Nanoparticle conversion chemistry: Kirkendall effect, galvanic exchange, and anion exchange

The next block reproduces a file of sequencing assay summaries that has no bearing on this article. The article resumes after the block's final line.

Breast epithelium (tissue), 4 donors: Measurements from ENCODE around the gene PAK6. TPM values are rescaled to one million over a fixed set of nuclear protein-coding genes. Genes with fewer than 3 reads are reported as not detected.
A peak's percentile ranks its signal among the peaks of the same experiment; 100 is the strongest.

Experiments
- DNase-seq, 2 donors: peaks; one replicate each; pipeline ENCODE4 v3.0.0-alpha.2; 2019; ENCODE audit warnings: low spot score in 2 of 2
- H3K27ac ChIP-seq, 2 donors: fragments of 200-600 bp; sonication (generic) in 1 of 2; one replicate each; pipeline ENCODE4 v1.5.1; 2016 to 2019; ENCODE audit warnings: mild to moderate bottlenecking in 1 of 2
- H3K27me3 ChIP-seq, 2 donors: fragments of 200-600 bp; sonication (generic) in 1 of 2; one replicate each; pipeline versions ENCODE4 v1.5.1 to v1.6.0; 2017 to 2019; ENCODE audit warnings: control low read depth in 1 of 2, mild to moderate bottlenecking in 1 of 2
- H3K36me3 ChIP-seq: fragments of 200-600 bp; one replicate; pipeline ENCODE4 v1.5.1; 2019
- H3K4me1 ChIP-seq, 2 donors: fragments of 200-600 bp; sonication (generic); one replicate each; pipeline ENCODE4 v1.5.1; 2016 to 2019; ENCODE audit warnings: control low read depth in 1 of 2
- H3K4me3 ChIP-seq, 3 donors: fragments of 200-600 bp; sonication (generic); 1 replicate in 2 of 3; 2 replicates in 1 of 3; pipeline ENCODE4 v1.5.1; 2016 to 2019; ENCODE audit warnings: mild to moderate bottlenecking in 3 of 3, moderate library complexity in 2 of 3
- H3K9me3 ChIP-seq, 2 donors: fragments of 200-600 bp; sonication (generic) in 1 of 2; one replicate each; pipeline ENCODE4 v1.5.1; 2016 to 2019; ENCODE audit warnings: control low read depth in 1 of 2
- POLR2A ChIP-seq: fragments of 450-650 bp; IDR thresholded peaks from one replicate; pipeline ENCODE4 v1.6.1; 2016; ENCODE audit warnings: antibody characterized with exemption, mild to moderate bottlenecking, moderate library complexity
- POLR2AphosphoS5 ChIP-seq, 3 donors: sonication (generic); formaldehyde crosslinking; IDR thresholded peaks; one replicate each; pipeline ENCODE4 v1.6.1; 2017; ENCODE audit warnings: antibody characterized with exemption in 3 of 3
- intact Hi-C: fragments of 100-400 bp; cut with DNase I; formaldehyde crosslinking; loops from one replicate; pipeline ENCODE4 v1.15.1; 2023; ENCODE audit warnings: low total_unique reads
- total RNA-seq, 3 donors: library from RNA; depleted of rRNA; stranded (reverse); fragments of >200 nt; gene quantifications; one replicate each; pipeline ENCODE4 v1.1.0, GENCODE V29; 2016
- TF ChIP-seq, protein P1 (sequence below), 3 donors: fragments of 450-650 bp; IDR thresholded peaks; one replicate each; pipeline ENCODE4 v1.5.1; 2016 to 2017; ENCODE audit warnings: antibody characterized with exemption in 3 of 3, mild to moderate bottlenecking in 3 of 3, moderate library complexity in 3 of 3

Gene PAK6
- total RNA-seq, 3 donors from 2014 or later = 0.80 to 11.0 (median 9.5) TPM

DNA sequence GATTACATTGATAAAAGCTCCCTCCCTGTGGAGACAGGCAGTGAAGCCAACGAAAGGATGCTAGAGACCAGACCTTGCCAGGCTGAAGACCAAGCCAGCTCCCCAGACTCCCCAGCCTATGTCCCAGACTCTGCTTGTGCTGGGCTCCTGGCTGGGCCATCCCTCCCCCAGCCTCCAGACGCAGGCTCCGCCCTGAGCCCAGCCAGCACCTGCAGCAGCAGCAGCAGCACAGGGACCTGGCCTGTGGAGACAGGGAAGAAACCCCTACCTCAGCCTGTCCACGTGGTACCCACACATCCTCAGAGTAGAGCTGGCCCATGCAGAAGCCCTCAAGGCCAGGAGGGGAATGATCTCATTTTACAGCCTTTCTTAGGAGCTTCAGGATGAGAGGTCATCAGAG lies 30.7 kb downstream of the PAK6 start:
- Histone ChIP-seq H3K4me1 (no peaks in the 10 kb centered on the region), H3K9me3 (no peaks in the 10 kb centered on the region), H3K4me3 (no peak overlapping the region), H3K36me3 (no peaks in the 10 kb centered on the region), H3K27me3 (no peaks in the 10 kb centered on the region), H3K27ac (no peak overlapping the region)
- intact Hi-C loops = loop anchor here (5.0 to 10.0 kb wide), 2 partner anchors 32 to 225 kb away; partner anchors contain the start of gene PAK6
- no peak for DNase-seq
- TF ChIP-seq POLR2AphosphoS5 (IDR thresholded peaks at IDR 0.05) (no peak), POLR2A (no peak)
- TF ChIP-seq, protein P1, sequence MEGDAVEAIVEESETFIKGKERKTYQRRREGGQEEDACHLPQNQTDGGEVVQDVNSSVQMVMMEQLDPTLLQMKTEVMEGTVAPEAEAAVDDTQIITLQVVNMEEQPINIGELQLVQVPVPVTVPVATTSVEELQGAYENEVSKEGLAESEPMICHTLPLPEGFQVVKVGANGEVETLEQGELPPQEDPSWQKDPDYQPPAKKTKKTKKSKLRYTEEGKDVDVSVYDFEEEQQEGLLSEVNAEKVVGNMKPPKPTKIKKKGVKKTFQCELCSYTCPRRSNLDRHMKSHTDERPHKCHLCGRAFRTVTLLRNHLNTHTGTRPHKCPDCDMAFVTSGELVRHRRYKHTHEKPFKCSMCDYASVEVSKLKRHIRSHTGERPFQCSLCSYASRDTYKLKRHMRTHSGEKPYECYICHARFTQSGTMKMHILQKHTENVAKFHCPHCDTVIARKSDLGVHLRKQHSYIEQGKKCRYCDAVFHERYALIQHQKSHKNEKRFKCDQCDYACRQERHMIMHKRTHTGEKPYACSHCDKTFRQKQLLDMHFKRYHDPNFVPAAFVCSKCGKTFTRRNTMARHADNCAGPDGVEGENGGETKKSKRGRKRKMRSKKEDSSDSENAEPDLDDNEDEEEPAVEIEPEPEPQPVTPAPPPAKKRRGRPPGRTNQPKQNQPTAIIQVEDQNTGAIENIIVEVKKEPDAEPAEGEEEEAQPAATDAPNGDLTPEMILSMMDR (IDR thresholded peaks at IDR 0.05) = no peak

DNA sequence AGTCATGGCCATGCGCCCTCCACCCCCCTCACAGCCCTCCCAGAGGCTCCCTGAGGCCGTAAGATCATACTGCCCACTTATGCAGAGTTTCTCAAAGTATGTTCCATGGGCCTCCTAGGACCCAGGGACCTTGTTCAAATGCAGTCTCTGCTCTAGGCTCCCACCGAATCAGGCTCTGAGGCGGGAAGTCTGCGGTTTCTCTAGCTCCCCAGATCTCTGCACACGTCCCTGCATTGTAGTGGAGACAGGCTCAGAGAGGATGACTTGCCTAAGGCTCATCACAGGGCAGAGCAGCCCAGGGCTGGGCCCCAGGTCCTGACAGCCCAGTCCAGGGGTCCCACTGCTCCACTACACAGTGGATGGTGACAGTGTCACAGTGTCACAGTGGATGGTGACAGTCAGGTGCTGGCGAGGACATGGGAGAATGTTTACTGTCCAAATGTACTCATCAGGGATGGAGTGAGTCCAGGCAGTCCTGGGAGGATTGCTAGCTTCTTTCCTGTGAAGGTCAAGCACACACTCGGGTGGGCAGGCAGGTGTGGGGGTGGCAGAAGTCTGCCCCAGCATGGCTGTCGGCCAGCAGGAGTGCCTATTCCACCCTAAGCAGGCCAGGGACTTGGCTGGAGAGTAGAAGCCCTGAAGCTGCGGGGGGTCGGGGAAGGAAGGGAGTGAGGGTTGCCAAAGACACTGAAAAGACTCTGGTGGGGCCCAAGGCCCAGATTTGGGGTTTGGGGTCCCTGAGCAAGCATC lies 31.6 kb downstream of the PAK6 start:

Conversion chemistry is a rapidly maturing field, where chemical conversion of template nanoparticles (NPs) into new compositions is often accompanied by morphological changes, such as void formation. The principles and examples of three major classes of conversion chemical reactions are reviewed: the Kirkendall effect for metal NPs, galvanic exchange, and anion exchange, each of which can result in void formation in NPs. These reactions can be used to obtain complex structures that may not be attainable by other methods. During each kind of conversion chemical reaction, NPs undergo distinct chemical and morphological changes, and insights into the mechanisms of these reactions will allow for improved fine control and prediction of the structures of intermediates and products. Conversion of metal NPs into oxides, phosphides, sulphides, and selenides often occurs through the Kirkendall effect, where outward diffusion of metal atoms from the core is faster than inward diffusion of reactive species, resulting in void formation. In galvanic exchange reactions, metal NPs react with noble metal salts, where a redox reaction favours reduction and deposition of the noble metal (alloying) and oxidation and dissolution of the template metal (dealloying). In anion exchange reactions, addition of certain kinds of anions to solutions containing metal compound NPs drives anion exchange, which often results in significant morphological changes due to the large size of anions compared to cations. Conversion chemistry thus allows for the formation of NPs with complex compositions and structures, for which numerous applications are anticipated arising from their novel catalytic, electronic, optical, magnetic, and electrochemical properties.